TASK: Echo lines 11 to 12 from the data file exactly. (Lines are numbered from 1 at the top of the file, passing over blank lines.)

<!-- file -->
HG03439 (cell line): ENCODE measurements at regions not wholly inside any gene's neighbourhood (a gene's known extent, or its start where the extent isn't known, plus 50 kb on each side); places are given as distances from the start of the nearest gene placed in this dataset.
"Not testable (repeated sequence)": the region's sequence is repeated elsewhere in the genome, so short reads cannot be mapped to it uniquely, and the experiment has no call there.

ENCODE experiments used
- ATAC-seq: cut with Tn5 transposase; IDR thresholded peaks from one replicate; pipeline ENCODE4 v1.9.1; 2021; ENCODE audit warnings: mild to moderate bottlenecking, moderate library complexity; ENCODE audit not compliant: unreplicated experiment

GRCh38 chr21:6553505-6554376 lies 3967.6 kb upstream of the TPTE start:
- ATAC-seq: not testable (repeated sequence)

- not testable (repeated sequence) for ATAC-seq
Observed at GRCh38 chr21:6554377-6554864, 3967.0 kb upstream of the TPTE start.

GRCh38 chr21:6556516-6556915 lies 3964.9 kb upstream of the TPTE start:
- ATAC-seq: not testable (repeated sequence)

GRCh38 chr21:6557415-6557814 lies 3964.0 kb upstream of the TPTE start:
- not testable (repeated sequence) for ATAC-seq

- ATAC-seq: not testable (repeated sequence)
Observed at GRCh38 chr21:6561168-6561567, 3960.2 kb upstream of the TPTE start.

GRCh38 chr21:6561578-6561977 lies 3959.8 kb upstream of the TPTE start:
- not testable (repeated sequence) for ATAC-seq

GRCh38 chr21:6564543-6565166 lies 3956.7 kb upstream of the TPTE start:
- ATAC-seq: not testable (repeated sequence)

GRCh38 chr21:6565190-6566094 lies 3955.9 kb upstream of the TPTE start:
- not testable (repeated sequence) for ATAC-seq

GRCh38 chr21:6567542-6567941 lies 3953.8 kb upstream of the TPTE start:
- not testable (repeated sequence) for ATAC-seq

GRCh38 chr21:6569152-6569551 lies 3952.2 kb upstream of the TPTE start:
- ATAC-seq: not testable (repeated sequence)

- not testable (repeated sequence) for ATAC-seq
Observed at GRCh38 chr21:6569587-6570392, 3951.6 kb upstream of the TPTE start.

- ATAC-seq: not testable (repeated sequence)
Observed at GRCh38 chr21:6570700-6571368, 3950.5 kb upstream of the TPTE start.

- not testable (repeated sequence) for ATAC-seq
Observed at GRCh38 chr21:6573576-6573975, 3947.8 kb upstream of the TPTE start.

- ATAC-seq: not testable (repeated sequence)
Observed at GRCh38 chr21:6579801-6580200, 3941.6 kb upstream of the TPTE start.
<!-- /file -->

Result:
GRCh38 chr21:6557415-6557814 lies 3964.0 kb upstream of the TPTE start:
- not testable (repeated sequence) for ATAC-seq